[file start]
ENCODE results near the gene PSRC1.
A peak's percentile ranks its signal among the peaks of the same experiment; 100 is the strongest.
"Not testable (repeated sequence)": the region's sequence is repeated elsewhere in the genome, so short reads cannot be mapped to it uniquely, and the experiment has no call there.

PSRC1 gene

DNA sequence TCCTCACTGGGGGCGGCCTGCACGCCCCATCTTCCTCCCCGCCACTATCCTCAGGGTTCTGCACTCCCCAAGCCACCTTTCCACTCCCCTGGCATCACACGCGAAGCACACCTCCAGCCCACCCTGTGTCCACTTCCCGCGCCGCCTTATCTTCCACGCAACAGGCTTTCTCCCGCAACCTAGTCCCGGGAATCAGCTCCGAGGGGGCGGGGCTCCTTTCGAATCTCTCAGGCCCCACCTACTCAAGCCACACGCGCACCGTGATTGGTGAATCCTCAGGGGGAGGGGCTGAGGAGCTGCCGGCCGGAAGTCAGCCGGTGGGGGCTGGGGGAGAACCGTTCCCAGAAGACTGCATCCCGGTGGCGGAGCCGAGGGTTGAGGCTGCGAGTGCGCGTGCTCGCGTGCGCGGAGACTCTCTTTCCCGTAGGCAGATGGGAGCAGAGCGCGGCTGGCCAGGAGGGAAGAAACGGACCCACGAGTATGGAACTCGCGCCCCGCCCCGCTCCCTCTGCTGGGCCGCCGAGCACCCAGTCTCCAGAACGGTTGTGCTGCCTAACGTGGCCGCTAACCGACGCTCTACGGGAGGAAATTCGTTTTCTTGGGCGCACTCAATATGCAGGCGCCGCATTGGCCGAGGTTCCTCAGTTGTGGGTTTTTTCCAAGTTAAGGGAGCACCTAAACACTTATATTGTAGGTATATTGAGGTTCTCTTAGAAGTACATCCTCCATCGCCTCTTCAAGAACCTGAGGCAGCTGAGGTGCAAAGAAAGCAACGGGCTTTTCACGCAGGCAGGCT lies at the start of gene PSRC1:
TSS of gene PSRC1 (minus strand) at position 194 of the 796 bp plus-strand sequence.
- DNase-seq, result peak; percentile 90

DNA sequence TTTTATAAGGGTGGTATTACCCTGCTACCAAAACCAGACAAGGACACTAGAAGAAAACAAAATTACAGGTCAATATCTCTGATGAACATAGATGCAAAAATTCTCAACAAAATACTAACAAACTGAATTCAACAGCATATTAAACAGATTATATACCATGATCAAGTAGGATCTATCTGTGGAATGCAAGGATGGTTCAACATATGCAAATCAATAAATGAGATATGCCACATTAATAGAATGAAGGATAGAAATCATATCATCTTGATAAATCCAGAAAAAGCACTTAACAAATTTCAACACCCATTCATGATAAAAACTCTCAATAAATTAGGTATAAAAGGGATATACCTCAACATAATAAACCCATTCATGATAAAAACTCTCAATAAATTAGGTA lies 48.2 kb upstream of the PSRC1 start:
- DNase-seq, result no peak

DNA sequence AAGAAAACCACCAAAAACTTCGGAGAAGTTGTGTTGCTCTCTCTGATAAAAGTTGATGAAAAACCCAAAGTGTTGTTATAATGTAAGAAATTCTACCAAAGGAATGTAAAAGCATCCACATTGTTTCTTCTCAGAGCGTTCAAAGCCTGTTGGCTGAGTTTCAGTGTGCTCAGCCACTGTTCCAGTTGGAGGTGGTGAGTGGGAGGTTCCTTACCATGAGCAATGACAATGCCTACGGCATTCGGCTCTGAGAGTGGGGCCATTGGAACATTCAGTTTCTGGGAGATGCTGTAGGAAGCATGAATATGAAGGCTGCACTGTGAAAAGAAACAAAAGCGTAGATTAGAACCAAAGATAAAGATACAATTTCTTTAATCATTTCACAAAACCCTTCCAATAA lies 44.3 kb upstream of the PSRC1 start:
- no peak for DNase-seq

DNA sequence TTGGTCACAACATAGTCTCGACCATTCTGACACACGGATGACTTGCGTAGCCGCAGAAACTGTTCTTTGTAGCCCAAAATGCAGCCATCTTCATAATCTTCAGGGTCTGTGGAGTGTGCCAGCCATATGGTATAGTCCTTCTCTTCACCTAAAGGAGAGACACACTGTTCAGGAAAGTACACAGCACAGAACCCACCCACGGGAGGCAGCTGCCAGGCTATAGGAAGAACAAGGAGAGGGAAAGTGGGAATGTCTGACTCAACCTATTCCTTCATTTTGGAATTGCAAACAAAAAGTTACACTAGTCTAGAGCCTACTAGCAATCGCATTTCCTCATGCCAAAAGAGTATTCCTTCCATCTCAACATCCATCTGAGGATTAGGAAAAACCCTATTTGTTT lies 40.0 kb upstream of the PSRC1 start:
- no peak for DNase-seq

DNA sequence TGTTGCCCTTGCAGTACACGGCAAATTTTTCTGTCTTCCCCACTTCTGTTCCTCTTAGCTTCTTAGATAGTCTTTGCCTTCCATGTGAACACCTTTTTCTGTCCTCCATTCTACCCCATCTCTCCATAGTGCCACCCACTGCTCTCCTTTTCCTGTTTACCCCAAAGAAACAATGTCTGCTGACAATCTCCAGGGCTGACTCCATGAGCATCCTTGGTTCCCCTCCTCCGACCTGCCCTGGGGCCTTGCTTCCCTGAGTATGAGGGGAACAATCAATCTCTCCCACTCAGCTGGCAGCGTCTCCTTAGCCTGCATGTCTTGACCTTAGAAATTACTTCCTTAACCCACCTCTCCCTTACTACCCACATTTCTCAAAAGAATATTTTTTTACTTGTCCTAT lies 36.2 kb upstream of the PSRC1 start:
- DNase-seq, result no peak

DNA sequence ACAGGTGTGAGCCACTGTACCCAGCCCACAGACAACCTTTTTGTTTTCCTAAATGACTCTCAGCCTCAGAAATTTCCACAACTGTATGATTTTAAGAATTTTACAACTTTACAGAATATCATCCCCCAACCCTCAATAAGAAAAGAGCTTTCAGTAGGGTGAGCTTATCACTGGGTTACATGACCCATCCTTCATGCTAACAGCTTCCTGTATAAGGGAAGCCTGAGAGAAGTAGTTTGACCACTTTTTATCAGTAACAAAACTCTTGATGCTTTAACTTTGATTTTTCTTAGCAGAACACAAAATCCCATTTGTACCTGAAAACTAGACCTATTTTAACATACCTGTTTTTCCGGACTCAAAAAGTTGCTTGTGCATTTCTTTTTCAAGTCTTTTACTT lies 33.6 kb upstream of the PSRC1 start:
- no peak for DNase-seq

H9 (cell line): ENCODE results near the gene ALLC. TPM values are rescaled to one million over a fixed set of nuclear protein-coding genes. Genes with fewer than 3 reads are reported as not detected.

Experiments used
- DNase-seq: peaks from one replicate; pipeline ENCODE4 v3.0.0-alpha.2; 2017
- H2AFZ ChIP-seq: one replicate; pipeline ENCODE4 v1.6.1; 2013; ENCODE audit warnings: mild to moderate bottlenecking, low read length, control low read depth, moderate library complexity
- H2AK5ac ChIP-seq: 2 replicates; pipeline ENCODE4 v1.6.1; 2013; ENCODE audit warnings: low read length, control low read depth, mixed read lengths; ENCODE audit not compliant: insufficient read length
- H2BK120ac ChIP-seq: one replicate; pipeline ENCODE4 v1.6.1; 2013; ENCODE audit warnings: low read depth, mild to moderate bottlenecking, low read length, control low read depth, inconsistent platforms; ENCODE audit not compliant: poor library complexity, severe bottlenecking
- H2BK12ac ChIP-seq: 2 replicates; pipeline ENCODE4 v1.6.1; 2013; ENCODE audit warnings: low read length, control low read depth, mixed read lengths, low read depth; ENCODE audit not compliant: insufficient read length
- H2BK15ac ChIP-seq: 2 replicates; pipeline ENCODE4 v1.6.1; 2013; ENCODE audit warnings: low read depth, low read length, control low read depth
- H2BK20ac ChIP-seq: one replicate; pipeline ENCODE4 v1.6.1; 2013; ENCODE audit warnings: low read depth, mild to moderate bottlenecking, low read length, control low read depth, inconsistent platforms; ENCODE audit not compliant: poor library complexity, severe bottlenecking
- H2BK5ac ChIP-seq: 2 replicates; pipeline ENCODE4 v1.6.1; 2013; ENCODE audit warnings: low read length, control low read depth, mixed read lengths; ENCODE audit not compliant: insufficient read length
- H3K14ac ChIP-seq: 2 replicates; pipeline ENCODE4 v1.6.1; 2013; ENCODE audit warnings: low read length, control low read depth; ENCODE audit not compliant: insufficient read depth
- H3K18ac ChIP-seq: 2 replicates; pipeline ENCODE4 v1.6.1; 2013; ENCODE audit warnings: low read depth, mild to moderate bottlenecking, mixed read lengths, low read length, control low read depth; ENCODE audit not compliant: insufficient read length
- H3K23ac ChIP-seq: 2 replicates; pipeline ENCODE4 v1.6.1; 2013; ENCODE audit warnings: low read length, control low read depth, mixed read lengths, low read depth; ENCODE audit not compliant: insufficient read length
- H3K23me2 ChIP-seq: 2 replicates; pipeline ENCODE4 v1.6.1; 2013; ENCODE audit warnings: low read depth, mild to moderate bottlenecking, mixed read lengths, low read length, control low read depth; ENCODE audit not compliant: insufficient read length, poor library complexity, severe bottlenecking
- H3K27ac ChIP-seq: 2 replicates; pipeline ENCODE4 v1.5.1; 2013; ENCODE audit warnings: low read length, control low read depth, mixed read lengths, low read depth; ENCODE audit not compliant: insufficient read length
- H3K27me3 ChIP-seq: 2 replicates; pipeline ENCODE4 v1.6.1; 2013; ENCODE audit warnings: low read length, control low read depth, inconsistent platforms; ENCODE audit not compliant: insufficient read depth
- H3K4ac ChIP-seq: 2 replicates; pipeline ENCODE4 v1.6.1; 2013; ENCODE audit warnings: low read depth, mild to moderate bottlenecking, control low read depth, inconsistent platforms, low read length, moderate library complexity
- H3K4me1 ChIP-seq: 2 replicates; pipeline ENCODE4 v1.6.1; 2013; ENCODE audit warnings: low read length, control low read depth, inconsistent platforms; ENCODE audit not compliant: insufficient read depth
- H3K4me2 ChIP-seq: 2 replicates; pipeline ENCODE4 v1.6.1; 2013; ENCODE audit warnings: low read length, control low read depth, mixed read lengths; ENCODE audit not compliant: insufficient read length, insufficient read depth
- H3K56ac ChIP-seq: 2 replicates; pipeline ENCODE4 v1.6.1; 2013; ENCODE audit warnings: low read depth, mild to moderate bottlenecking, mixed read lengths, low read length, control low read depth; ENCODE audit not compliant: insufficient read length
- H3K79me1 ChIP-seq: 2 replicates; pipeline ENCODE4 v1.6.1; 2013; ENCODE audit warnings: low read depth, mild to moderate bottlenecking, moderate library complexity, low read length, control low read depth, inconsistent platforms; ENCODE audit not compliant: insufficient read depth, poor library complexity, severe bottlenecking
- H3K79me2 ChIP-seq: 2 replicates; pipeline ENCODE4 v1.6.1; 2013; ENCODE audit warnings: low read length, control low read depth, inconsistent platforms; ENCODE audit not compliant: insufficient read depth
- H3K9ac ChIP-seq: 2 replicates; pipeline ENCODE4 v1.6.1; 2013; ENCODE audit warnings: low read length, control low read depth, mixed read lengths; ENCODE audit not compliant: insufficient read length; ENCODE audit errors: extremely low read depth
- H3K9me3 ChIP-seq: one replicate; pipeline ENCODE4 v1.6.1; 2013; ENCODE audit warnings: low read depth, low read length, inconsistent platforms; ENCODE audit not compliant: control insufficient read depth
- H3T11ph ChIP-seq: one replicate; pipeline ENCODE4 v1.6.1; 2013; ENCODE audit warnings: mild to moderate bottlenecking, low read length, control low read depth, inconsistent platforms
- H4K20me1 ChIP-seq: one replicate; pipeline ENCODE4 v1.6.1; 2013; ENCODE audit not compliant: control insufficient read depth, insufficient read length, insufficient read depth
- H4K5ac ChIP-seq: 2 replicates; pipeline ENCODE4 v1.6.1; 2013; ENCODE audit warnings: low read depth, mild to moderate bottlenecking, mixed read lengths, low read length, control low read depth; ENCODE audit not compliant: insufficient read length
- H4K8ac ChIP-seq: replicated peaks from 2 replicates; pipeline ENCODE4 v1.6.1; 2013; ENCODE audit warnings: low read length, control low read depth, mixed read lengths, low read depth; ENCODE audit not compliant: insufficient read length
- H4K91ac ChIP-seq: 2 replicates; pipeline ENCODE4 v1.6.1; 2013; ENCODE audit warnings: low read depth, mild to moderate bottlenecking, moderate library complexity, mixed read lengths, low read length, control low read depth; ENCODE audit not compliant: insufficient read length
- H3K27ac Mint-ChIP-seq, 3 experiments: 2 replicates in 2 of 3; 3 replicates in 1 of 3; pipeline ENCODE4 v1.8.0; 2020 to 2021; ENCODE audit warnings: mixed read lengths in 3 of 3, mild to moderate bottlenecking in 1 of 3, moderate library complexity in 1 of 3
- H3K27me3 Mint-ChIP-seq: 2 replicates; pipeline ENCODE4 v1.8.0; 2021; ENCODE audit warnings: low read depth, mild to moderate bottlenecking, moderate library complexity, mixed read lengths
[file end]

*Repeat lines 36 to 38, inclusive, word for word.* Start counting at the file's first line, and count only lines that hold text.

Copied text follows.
- H3K4me2 ChIP-seq: 2 replicates; pipeline ENCODE4 v1.6.1; 2013; ENCODE audit warnings: low read length, control low read depth, mixed read lengths; ENCODE audit not compliant: insufficient read length, insufficient read depth
- H3K56ac ChIP-seq: 2 replicates; pipeline ENCODE4 v1.6.1; 2013; ENCODE audit warnings: low read depth, mild to moderate bottlenecking, mixed read lengths, low read length, control low read depth; ENCODE audit not compliant: insufficient read length
- H3K79me1 ChIP-seq: 2 replicates; pipeline ENCODE4 v1.6.1; 2013; ENCODE audit warnings: low read depth, mild to moderate bottlenecking, moderate library complexity, low read length, control low read depth, inconsistent platforms; ENCODE audit not compliant: insufficient read depth, poor library complexity, severe bottlenecking